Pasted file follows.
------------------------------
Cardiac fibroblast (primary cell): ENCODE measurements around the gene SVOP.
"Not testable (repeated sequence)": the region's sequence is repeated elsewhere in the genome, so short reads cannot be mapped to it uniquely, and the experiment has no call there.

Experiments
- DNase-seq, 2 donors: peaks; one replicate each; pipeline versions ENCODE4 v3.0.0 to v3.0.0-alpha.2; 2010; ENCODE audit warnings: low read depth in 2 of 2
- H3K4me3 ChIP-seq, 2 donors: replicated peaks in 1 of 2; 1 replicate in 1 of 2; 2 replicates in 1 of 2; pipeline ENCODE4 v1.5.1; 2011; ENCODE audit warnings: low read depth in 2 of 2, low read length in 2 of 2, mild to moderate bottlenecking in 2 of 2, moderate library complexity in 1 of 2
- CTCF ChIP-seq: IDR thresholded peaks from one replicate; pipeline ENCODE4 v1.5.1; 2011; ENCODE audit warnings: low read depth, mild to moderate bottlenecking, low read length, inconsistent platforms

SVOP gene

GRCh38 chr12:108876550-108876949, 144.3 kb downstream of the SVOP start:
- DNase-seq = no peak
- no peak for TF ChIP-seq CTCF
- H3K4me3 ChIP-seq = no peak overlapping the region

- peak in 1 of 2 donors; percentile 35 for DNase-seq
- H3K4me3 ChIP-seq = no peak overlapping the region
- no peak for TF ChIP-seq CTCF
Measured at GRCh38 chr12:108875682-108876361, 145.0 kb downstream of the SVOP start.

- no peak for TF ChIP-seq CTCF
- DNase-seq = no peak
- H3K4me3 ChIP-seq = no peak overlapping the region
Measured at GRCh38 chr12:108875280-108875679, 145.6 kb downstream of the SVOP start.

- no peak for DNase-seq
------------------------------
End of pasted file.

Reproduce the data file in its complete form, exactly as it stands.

Cardiac fibroblast (primary cell): ENCODE measurements around the gene SVOP.
"Not testable (repeated sequence)": the region's sequence is repeated elsewhere in the genome, so short reads cannot be mapped to it uniquely, and the experiment has no call there.

Experiments
- DNase-seq, 2 donors: peaks; one replicate each; pipeline versions ENCODE4 v3.0.0 to v3.0.0-alpha.2; 2010; ENCODE audit warnings: low read depth in 2 of 2
- H3K4me3 ChIP-seq, 2 donors: replicated peaks in 1 of 2; 1 replicate in 1 of 2; 2 replicates in 1 of 2; pipeline ENCODE4 v1.5.1; 2011; ENCODE audit warnings: low read depth in 2 of 2, low read length in 2 of 2, mild to moderate bottlenecking in 2 of 2, moderate library complexity in 1 of 2
- CTCF ChIP-seq: IDR thresholded peaks from one replicate; pipeline ENCODE4 v1.5.1; 2011; ENCODE audit warnings: low read depth, mild to moderate bottlenecking, low read length, inconsistent platforms

SVOP gene

GRCh38 chr12:108876550-108876949, 144.3 kb downstream of the SVOP start:
- DNase-seq = no peak
- no peak for TF ChIP-seq CTCF
- H3K4me3 ChIP-seq = no peak overlapping the region

- peak in 1 of 2 donors; percentile 35 for DNase-seq
- H3K4me3 ChIP-seq = no peak overlapping the region
- no peak for TF ChIP-seq CTCF
Measured at GRCh38 chr12:108875682-108876361, 145.0 kb downstream of the SVOP start.

- no peak for TF ChIP-seq CTCF
- DNase-seq = no peak
- H3K4me3 ChIP-seq = no peak overlapping the region
Measured at GRCh38 chr12:108875280-108875679, 145.6 kb downstream of the SVOP start.

- no peak for DNase-seq